Can a Cavity Heal?

Can A Cavity Heal

You take a big bite of your sandwich and wince – that tooth pain you’ve been feeling for a few days is getting worse.  You’ve tried to deny it, but you realize you’re probably getting a cavity. Unfortunately, a full-blown cavity won’t go away on its own, but if you catch tooth decay in the early stages, you can halt its progress and even reverse it.

What Is a Cavity?

The cavity development process starts with the regular consumption of sugary food and drinks. Bacteria in your mouth react with this sugar to create acid. When this acid comes in contact with the tooth, it spurs a process called demineralization. This process depletes the minerals in the enamel, causing this hard outer coating to thin.

With time, saliva can further erode the outer layers until bacteria can enter the tooth and cause decay. At this early stage, white spots usually show up in areas where the tooth has lost enamel.

In the beginning stages of cavity formation, the decay process can still be reversed and brought under control with a proper oral health regimen. However if left unchecked, the continued loss of minerals can lead to a hole in the tooth called a cavity.

Once a cavity fully forms, it can only be adequately tended to by a professional dentist. He or she will clean and fill it up to prevent bacteria from lodging there and further destroying tooth and gum tissue.

How Do You Heal an Early Cavity?

Once you discover white spots on your tooth, you must act fast to reverse the demineralization process. Implementing the following steps in your daily routine can reverse your early cavities and also improve your overall dental health.

Stick to a daily oral care routine

Brushing your teeth twice daily with a fluoride-rich toothpaste is an excellent step to reduce acid plaque buildup. Also floss at least once a day, as this helps to remove debris trapped in the various crevices in your teeth.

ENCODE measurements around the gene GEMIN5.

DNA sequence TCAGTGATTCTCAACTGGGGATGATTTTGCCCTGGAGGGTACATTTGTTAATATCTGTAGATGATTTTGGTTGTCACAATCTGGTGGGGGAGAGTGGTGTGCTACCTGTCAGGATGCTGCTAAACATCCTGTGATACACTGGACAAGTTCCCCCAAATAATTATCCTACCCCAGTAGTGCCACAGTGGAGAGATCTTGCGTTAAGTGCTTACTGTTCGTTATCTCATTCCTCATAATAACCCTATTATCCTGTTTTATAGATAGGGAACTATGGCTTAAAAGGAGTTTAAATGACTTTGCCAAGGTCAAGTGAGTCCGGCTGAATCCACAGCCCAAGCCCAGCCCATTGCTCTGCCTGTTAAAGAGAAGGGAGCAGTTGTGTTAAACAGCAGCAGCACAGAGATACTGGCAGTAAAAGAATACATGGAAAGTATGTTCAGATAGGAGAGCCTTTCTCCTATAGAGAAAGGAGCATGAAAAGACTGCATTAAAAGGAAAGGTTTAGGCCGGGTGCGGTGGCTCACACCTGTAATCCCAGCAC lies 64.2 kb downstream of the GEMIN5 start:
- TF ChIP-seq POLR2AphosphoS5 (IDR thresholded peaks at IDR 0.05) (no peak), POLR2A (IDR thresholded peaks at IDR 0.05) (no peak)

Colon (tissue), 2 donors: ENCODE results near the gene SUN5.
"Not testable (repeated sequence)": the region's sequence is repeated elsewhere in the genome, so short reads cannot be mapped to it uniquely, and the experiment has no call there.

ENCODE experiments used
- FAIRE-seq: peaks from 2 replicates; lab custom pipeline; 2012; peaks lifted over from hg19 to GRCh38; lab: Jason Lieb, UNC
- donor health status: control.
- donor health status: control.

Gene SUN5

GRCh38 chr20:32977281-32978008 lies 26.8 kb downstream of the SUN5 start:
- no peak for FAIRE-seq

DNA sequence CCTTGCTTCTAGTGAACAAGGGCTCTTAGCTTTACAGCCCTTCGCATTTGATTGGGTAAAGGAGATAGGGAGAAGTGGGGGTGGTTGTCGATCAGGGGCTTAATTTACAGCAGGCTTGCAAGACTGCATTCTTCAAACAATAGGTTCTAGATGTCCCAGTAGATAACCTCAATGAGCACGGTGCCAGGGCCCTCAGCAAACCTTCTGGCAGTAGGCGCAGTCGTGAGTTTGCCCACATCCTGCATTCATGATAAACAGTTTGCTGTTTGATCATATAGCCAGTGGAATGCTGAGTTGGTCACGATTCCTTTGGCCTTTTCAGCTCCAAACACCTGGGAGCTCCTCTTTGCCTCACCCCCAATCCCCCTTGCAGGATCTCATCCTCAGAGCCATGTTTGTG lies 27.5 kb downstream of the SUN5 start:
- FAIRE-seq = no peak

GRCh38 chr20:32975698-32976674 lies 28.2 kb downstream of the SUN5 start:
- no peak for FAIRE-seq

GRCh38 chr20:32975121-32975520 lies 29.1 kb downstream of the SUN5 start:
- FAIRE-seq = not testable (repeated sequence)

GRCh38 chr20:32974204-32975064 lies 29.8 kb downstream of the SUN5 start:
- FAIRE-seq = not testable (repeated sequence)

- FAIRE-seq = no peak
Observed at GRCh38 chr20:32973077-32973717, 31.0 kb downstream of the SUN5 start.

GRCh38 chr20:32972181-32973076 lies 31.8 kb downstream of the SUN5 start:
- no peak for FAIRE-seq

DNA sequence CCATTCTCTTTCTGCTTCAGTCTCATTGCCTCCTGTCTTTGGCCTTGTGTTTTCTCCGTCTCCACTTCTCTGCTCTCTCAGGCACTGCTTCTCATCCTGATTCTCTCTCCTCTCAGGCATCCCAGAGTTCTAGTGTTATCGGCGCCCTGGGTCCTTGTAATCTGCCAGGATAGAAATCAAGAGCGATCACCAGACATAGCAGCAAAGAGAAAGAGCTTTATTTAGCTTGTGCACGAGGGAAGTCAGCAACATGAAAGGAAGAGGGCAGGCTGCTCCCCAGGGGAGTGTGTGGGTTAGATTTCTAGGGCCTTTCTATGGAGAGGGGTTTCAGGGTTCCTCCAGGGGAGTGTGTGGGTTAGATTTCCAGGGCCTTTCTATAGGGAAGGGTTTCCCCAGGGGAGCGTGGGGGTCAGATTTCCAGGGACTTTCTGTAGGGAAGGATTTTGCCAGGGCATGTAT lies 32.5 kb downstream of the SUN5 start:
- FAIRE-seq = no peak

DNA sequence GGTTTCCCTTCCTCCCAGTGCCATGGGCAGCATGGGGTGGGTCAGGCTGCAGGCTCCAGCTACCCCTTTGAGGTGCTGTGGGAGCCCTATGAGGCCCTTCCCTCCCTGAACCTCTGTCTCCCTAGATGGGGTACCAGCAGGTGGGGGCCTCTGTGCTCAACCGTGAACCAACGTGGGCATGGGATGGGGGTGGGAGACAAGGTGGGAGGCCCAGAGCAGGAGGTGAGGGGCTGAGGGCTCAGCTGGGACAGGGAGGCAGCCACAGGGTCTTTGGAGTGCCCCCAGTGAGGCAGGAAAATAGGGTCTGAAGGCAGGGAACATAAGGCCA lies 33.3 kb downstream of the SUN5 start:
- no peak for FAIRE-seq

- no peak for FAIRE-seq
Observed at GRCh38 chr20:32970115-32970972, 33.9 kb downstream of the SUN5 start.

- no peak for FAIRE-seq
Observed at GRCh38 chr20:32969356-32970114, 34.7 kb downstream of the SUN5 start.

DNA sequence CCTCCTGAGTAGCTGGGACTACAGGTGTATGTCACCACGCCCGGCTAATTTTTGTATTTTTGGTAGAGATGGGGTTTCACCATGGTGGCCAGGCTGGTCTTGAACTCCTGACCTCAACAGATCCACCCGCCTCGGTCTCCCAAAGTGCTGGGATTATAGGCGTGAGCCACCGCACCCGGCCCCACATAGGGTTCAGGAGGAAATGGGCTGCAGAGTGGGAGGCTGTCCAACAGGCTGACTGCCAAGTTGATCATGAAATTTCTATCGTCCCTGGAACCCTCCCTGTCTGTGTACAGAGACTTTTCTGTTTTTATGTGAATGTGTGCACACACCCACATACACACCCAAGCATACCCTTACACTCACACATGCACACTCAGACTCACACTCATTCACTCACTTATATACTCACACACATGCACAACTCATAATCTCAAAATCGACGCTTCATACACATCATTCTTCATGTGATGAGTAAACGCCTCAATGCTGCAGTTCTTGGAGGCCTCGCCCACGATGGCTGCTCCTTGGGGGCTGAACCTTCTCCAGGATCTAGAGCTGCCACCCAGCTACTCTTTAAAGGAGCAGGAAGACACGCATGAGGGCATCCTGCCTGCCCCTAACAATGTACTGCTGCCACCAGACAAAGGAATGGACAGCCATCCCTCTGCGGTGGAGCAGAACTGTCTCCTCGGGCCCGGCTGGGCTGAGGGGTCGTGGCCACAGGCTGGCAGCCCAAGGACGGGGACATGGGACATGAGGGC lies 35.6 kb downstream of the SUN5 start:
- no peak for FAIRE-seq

Another great habit to add to your oral care routine is rinsing with mouthwash to kill off the toxic bacteria in your mouth. However, some dentists claim that anti-bacterial mouthwash can also kill off the good bacteria.

Instead, you should get an all-natural mouthwash with a high pH. The high pH also helps to maintain the balance between acidity and alkalinity in the mouth. 

Replace sugar with vitamins and minerals

An intentional diet designed to support your oral health can not only help rebuild your enamel coating by providing you with calcium, but it will also support gum health and kill toxic bacteria.

A diet devoid of sugary foods reduces or completely halts the acid attacks on your teeth. Probiotic-rich meals also support the production of healthy bacteria. The healthy bacteria supports the saliva in the elimination of plaque.

Past a certain point, of course, you will need to see a dentist near you.  While you’re there, be sure to schedule your next cleaning.  Getting routine check-ups is a great way to prevent tooth decay – and thus cavities – before it even starts.